Strategies for Driving Green Investments in Emerging Markets


“If you want a greener future, you can’t ignore emerging markets” noted Vivek Pathak, Director and Global Head of Climate Business, International Finance Corporation (IFC) at the Climate Investment Summit on September 7, 2021.

Pathak’s comments were part of the session on “Public Private Partnerships for Increased Climate Mitigation Investments in Emerging Markets.” Led by the Climate Investment Coalition, one of P4G’s knowledge and investment partners, the event focused on increasing investments in climate and green recovery to reach 2030 goals and support the net zero transition.

Damilola Ogunbiyi, CEO, Sustainable Energy for All, provided keynote remarks about the urgency of taking climate action that addresses the needs of vulnerable communities in developing countries. She noted the clear link between energy access and climate mitigation, highlighting that we can’t get to net zero by 2050 if we don’t achieve SDG7 by 2030. “The pace of the global energy transition hinges on leveraging finance in emerging markets,” Ogunbiyi said. The need for catalytic investment in highly vulnerable regions is urgent to meet energy targets, ensure economic productivity, and get people out of poverty.  

Moderating the solutions-driven discussion, Ian de Cruz, Global Director, P4G, highlighted the economic benefits of a transition in which investors to invest early in high-risk, high-impact projects in developing countries. “The global investment value chain from donor development finance to investment capital is fragmented and disconnected and needs to be transformed to address the challenge ahead of us,” he said.

Jason Lu, Head and Lead Infrastructure Finance Specialist, Global Infrastructure Facility (GIF), shared GIF’s work in addressing the weakest link of the value chain, project preparation. In order to create a pipeline of investable projects, it provides programmatic support to build standards and capacity with local governments and institutions, as well as facilitating knowledge transfer. For example, in Indonesia, GIF has worked with the government to create a de-risking mechanism for the country’s significant geothermal energy potential. By providing concessional loans, the private sector has the incentive and risk assurance needed to move from exploratory to more expanded drilling.

Vivek Pathak shared IFC’s work in bridging capital gaps in emerging markets to de-risk investments in green growth projects. He argued that there isn’t a shortage of capital for green projects, rather there’s enough financing if there are well-structured projects with a fair risk to reward allocation. This is why standards are so important – investors want insurance that there are fair, transparent, and consistent standards for their investments. To develop these standards, IFC has worked with government regulators and the private sector in developing countries. For example, their Planet Emerging Green One Fund with Amundi will invest $2 billion from G7 countries’ pension funds into developing markets.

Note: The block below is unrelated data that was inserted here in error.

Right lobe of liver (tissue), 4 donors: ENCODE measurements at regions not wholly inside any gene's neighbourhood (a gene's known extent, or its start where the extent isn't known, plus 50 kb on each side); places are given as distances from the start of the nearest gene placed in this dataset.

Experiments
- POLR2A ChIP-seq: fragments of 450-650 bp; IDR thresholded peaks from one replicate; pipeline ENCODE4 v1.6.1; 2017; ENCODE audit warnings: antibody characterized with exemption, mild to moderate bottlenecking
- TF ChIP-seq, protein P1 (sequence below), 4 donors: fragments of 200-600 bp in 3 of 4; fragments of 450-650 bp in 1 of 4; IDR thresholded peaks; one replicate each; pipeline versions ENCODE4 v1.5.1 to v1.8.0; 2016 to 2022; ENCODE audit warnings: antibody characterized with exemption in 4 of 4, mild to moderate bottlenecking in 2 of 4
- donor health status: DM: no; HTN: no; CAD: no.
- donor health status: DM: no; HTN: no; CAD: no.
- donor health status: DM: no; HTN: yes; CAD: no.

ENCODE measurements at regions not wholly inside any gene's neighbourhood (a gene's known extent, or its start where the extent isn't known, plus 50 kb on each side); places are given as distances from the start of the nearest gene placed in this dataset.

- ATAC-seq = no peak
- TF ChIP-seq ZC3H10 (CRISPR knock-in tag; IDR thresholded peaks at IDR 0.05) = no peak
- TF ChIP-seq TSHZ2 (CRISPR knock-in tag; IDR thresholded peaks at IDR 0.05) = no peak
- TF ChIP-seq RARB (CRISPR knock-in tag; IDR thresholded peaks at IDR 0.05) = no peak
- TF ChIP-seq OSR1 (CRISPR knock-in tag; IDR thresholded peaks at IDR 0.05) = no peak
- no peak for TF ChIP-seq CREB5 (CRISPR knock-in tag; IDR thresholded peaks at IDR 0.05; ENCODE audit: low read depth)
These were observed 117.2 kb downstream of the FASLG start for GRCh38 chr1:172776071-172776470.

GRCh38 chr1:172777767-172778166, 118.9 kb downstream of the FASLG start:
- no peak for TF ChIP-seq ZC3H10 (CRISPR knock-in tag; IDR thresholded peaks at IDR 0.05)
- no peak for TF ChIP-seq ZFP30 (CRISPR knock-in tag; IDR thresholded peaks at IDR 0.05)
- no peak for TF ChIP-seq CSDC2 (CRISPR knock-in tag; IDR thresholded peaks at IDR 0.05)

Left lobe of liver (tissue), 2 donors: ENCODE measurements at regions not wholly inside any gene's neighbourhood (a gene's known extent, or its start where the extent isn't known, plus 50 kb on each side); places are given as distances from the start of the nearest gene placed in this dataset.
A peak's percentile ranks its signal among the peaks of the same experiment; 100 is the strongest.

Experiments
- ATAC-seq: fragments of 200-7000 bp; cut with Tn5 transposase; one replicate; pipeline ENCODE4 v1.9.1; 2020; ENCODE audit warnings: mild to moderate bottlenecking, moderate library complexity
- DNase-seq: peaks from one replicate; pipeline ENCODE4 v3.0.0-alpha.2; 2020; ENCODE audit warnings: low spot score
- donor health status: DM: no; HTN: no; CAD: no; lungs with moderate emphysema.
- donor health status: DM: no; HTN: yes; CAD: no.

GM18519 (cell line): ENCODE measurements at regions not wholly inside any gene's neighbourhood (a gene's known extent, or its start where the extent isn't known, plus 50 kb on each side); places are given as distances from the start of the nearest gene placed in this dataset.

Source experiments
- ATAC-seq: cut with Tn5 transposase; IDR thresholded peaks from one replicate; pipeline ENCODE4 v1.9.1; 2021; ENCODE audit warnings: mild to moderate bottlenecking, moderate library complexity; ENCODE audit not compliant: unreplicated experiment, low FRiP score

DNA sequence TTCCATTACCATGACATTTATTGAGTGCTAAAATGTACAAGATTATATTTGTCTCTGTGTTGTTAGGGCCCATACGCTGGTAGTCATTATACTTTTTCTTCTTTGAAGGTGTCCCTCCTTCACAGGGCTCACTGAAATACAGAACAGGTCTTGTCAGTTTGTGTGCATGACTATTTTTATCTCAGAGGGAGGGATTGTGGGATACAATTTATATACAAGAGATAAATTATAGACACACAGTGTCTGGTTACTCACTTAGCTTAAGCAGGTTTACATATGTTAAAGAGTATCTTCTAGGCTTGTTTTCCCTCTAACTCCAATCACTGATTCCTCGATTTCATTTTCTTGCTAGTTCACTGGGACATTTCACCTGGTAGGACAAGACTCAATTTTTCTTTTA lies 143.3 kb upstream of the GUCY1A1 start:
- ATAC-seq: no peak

Hanna Kaskela, Director of Responsible Investments, Varma, shared experiences from the private sector in managing sustainable investment opportunities. She noted that investors want to invest in assets that mitigate climate change, but they also want those investments to be low-risk. Kaskela underscored the need to avoid only addressing the easy solution of changing something that is bad without promoting an alternative that can reap the most benefit. For example, many initiatives call for shutting down coal plans and moving away from investments in dirty energy, but they don’t direct investors to alternative clean energy projects that they can shift their financing toward. A smooth transition in these scenarios will be essential to avoid a development crisis, as well as an energy crisis.

With engaging questions from participants, the discussion addressed how to make sure investments from developed countries are going to local entrepreneurs and building domestic capacity to respond to climate challenges. Pathak shared how IFC has worked to green domestic financial sectors to help scale up climate lending and train national banks to identify viable projects. Pathak urged that local context is key, noting that IFC tries to adapt successful models in which investors can diversify their risk. Through donor capital, partnerships that create investable projects, and financial institutions that de-risk pools of assets, he laid out how to build a pipeline that can crowd in the trillions of investment needed to meet climate challenges. Pathak highlighted that “green makes good business sense.”

Lu built on Pathak’s comments about the encouraging trend of more developing country governments engaging in project preparation facilities as national development banks invest more upstream. Going forward, it will be crucial to form stronger partnerships at the domestic level to bring the private sector closer with the local perspective. By working in parallel with donor capital, countries can co-invest in innovative projects ready to deliver the change needed on the ground.

The speakers reiterated their commitment to working together and continuing to tackle the hard questions. P4G looks forward to continuing to build the pipeline and doing the work needed to reach an equitable, net zero world for all.

Learn more about the full Summit here.





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